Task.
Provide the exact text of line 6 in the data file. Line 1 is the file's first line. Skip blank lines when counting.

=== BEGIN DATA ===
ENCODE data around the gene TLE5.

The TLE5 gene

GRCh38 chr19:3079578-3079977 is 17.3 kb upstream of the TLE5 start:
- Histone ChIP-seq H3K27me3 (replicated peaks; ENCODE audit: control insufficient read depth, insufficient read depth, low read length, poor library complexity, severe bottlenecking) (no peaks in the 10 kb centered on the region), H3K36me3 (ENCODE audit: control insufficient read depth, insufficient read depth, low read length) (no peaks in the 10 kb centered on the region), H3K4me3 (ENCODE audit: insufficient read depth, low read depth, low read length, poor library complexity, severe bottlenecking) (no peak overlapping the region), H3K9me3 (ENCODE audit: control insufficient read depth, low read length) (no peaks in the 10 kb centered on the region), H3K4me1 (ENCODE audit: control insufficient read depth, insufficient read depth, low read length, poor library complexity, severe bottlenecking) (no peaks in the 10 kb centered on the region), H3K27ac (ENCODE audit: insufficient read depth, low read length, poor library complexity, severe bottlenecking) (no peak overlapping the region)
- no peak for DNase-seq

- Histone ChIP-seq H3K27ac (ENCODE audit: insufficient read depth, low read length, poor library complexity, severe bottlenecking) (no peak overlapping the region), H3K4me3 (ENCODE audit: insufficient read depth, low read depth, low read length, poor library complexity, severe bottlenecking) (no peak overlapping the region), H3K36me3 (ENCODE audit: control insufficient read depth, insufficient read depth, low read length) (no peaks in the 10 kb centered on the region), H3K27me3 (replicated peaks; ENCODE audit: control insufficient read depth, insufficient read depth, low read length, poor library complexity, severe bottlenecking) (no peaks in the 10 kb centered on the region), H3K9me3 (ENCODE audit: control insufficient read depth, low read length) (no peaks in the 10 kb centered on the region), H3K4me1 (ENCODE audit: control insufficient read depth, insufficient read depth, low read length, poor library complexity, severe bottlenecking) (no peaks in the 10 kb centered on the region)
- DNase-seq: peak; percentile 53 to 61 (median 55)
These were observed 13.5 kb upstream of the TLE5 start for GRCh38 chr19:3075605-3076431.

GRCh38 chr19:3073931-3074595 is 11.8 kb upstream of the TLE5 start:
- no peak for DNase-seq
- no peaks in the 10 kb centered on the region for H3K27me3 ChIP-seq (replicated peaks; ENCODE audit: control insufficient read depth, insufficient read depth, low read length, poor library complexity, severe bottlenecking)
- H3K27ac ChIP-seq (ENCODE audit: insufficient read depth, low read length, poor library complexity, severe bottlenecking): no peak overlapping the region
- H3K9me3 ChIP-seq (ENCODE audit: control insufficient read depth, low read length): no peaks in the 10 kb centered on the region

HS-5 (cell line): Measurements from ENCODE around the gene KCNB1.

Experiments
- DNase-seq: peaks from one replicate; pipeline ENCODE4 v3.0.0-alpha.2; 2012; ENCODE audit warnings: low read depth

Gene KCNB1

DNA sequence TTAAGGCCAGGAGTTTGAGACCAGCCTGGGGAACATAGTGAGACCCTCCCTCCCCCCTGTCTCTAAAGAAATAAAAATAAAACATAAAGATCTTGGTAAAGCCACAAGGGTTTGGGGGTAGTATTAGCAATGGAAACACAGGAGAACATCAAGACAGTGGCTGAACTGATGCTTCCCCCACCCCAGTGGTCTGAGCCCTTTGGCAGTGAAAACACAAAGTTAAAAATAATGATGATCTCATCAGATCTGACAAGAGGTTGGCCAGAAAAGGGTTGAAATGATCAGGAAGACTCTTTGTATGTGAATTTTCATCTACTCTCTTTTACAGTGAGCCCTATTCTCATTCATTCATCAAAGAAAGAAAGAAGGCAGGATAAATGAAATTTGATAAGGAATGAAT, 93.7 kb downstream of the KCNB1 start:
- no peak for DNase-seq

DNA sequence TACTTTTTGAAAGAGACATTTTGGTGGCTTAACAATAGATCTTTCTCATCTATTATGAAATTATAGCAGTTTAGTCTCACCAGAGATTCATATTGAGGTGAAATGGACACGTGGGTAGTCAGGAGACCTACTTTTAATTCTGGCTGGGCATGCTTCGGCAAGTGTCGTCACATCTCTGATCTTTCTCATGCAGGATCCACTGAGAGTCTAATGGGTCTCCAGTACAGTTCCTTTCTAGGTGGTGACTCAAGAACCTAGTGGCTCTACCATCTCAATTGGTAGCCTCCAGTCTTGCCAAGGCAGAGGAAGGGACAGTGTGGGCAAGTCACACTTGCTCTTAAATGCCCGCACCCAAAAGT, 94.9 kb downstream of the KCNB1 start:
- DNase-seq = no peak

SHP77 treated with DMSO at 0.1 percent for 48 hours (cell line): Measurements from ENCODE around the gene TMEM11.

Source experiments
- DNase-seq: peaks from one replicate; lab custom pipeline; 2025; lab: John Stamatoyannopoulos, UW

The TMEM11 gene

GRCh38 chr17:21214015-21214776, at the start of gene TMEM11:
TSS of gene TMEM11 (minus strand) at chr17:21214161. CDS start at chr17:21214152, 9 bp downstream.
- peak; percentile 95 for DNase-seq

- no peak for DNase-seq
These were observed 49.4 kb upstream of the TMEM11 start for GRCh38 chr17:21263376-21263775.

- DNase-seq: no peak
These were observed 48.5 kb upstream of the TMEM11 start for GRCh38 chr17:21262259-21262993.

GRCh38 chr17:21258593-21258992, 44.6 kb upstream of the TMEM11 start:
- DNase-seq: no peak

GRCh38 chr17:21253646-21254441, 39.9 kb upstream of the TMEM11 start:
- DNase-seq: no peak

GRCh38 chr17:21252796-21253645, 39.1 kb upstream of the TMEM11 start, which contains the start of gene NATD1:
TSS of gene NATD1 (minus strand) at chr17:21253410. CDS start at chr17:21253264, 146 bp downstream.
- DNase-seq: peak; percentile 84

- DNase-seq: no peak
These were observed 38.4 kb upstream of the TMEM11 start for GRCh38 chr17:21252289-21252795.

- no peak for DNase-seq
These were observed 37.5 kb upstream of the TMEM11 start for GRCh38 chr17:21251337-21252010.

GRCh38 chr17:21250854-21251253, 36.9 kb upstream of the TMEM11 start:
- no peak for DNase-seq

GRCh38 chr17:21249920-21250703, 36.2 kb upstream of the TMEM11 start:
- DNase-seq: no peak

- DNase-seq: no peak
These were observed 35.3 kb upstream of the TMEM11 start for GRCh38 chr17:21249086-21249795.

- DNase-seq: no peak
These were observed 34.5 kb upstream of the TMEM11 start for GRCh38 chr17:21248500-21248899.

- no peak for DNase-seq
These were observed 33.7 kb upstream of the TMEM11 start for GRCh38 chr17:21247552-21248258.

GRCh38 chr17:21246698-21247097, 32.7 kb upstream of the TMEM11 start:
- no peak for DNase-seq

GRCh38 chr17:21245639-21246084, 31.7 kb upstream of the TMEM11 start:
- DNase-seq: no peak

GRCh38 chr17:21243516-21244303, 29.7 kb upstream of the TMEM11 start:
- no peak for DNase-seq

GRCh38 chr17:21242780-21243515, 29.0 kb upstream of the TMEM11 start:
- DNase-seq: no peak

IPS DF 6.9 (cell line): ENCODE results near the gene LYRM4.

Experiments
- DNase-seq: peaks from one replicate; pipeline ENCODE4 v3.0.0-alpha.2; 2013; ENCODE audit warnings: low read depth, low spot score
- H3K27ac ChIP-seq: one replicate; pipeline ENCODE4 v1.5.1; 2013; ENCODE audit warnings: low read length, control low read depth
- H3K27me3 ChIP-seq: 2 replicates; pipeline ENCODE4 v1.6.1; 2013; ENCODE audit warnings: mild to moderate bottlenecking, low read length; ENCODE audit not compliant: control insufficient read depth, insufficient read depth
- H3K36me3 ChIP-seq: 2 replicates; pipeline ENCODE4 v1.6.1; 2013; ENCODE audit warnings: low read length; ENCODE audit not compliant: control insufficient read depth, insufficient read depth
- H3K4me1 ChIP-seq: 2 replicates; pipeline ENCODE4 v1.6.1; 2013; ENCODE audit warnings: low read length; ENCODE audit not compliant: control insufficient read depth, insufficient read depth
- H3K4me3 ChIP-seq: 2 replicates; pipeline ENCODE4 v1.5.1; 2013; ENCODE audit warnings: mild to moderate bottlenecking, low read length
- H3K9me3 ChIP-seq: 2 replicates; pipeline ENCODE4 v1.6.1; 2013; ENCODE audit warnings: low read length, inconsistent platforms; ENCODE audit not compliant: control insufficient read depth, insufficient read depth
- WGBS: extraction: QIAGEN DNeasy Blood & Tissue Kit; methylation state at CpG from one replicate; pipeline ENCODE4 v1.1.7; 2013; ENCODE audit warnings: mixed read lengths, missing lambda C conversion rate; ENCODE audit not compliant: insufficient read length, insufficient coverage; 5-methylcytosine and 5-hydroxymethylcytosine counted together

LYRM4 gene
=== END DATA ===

- Histone ChIP-seq H3K27ac (ENCODE audit: insufficient read depth, low read length, poor library complexity, severe bottlenecking) (no peak overlapping the region), H3K4me3 (ENCODE audit: insufficient read depth, low read depth, low read length, poor library complexity, severe bottlenecking) (no peak overlapping the region), H3K36me3 (ENCODE audit: control insufficient read depth, insufficient read depth, low read length) (no peaks in the 10 kb centered on the region), H3K27me3 (replicated peaks; ENCODE audit: control insufficient read depth, insufficient read depth, low read length, poor library complexity, severe bottlenecking) (no peaks in the 10 kb centered on the region), H3K9me3 (ENCODE audit: control insufficient read depth, low read length) (no peaks in the 10 kb centered on the region), H3K4me1 (ENCODE audit: control insufficient read depth, insufficient read depth, low read length, poor library complexity, severe bottlenecking) (no peaks in the 10 kb centered on the region)